Property investment not for the faint hearted
You have to be tough, not to mention very careful, to make a fist of things in the property market.
There's a double-edged question of grit here: do you have the determination to hold on to your property through the tough times? And, equally, do you have the courage to make the decision not to proceed when it is imprudent?
The great oracle on interest rates is our Reserve Bank. The RBA quietly goes about its business, aiming to keep our financial markets out of trouble. Then, on the first Tuesday of the month, we suddenly remember the RBA and listen intently to what it says about rates.
It reminds me of the scene in Charles Portis's book, True Grit, where the talkative Texas Ranger LaBoeuf calls out to his travelling companion, the tough marshal Rooster Cogburn: ''You do not think much of me, do you, Cogburn?''
Which elicits the terse reply: ''I don't think about you at all when your mouth is closed.''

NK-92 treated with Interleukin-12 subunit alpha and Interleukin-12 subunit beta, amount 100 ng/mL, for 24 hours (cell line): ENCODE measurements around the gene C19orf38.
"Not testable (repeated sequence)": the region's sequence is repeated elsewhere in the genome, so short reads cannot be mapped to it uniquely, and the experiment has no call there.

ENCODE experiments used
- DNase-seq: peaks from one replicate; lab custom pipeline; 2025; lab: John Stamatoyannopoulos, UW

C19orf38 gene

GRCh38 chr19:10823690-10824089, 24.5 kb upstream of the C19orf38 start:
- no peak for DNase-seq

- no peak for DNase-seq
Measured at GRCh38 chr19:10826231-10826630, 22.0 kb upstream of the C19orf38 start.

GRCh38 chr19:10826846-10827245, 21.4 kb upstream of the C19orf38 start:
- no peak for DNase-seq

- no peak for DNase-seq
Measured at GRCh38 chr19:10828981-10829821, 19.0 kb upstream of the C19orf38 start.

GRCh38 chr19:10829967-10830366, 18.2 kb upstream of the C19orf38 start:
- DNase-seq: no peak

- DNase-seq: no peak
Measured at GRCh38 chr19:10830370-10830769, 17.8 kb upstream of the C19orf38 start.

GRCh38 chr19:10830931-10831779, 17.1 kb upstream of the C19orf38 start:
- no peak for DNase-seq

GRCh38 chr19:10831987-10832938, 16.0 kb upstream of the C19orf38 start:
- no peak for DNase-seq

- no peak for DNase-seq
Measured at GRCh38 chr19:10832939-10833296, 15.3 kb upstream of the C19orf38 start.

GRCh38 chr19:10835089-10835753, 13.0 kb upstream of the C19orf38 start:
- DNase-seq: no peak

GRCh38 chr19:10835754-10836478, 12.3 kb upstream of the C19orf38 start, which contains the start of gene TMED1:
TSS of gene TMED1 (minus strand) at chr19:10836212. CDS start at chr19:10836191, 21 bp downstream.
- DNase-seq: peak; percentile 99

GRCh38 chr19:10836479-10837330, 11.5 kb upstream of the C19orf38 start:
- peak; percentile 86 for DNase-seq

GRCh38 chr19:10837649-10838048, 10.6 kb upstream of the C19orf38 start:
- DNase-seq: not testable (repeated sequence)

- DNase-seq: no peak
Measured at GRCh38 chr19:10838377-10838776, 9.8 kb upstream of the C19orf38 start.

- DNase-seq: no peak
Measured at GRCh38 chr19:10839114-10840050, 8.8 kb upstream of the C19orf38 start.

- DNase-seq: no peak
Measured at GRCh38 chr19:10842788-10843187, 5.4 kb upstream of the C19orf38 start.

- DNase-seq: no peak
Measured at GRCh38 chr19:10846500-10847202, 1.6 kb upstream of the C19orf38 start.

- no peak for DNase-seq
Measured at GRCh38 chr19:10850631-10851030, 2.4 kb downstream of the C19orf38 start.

It's a good sign for property investors when we can be that relaxed about the work of the Reserve Bank. The same can't be said for general market predictions on property prices.
Recently I read that, according to a range of experts, house prices in Sydney were ''taking a breather'' and ''softening'' but it remained a ''sellers' market''. Forecasts for capital growth in the year ahead for that city were variously 0.2 per cent, ''low to middle single digit'', more than 5 per cent, or as high as 10 per cent.
I felt richer by the minute.
It all goes to show that property investing lies somewhere between art and science. It is an unpredictable ride and change is afoot.